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Darlene Hamilton

Idle fingers do the Devils work | 12th late afternoon

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Posted (edited)

Darlene was in a very restless mood following the Duchesses visit, she had read the letters at least five times and still had no idea of what to do. Having no idea of what to do was a very unpleasant sensation, and not one she was accustomed to at all.  For the umpteenth time she sighed of it.

"Send for a carriage!" she called as she whisked herself up stairs. 

What 'sending for a carriage' actually entailed Darlene hardly knew, but by the time she'd finished revising her look, there was a city carriage awaiting her outside the front gate. 

There was a petite dinner party to plan afterall, she was to entertain her new dear friend Lady Toledo, and later Lord Chatham also. Foodstuffs were required, and everyone in London knew the best cook in town was down at the Red Lion... "To the Red Lion' Darlene called to the driver, relieved to have this matter at least under control!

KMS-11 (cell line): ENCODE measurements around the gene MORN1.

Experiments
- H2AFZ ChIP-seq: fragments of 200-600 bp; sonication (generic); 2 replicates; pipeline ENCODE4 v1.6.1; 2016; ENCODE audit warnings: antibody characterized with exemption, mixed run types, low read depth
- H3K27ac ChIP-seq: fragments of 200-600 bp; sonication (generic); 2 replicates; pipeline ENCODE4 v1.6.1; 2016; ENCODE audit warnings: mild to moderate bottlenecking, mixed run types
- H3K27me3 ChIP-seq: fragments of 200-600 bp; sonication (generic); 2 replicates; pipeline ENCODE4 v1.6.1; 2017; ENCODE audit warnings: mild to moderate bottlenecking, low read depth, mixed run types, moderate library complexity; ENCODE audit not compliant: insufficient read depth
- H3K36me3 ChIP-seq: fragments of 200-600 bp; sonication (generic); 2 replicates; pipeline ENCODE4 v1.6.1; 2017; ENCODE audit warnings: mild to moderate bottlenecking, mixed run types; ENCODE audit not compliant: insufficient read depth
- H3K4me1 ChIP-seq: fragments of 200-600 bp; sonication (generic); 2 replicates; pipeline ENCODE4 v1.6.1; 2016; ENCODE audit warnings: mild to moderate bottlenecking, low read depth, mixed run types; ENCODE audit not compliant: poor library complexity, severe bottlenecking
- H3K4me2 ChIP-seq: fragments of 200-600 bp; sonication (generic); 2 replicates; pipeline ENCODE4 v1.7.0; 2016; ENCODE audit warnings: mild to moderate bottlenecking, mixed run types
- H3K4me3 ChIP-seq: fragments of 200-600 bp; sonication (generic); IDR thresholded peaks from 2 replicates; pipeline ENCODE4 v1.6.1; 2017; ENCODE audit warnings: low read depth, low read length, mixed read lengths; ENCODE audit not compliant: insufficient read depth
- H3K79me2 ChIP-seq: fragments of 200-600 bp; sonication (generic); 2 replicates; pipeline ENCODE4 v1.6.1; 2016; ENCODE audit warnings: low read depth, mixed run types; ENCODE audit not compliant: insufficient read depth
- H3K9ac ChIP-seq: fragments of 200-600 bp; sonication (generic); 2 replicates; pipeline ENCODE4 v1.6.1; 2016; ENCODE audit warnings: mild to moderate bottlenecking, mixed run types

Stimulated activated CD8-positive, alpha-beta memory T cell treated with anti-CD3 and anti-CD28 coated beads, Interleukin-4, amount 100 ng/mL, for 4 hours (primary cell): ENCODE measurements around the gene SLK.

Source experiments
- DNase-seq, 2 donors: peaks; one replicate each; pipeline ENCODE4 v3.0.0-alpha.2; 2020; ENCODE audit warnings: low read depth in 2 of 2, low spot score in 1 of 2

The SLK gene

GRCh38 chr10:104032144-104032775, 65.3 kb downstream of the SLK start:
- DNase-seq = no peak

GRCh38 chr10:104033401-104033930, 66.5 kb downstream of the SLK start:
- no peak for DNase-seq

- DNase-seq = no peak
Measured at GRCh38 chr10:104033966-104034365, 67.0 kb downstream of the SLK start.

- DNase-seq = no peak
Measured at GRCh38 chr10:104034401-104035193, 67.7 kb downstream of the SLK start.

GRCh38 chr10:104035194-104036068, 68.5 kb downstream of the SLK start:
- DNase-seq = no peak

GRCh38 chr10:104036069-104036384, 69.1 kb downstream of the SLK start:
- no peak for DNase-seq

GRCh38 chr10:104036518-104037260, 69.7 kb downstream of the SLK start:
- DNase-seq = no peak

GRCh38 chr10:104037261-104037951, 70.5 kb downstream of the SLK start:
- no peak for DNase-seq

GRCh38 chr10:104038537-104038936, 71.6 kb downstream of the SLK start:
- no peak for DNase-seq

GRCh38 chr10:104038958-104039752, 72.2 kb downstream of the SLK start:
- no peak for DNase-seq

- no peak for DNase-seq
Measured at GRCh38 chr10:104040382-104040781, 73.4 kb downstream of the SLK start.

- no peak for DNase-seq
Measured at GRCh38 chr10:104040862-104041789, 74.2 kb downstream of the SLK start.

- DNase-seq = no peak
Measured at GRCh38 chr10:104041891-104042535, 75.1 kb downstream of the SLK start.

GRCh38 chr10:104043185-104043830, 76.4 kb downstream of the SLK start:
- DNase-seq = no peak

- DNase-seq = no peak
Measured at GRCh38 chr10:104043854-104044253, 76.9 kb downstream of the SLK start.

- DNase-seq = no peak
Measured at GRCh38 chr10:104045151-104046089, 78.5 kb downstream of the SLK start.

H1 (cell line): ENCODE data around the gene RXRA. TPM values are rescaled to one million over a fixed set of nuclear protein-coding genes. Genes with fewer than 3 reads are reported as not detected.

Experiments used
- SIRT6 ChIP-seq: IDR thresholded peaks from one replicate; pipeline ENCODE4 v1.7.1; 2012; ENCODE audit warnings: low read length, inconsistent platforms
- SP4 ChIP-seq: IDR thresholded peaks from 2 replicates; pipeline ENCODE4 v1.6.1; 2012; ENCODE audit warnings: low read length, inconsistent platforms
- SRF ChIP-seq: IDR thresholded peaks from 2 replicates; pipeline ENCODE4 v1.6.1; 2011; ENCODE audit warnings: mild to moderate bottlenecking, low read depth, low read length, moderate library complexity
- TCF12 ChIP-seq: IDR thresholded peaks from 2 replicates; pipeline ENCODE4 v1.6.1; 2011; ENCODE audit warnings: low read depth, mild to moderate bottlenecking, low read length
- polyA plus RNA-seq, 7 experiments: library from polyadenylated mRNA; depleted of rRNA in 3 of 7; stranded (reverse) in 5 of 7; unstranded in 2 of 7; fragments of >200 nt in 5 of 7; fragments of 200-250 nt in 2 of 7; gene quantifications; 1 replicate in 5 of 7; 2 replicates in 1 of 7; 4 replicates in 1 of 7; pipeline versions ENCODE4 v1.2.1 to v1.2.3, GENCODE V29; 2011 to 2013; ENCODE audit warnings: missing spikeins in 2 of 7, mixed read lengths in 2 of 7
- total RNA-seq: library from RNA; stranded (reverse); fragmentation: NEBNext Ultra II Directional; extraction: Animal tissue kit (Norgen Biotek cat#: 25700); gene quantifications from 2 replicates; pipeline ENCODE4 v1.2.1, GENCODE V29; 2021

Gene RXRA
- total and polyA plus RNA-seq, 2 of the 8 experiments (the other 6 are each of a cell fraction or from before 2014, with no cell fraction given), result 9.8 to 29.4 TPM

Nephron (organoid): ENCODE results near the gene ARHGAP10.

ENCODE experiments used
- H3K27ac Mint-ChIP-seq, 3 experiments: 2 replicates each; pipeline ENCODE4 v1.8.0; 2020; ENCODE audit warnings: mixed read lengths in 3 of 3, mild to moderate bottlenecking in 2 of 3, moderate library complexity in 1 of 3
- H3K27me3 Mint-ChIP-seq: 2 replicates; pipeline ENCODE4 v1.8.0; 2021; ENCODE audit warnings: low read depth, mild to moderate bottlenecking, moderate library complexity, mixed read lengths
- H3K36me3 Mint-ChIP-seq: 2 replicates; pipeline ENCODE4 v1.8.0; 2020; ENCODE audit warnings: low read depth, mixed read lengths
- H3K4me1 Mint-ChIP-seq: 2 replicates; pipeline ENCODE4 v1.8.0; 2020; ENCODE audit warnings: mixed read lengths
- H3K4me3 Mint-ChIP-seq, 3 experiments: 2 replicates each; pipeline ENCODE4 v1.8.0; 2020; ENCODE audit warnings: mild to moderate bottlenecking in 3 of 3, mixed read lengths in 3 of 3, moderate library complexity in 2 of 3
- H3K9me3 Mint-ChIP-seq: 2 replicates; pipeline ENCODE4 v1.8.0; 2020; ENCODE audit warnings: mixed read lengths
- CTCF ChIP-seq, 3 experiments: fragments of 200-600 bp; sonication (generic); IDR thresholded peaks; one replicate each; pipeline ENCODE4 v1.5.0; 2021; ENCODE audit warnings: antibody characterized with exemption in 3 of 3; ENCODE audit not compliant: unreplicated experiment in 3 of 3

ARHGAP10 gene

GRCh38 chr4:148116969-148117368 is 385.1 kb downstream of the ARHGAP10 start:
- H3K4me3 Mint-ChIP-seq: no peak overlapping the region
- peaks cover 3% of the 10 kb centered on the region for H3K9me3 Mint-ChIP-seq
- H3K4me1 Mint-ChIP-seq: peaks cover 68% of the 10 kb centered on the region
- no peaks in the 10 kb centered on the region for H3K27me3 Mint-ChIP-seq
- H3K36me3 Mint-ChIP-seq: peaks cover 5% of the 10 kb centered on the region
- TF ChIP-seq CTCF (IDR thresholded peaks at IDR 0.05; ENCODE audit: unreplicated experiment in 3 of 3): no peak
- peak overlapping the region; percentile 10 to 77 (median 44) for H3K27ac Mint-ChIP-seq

Quote

 

The Red Lion Inn is located at Charring Cross. Solidly built in grey stone the inn has an air of permanence and protectiveness. The three storied building displays a shield-shaped sign of a red lion rampant guardant on a white ground. The legend above the door reads "Red Lion Inn. Hezekiah Golightly, lndld."

At the eastern end of the building is the great arch, twice the height of a man, giving on to the coach yard. Sturdy wooden gates stand open during the day but are locked with the coming of night. The main entrance can be accessed from the street or from the yard.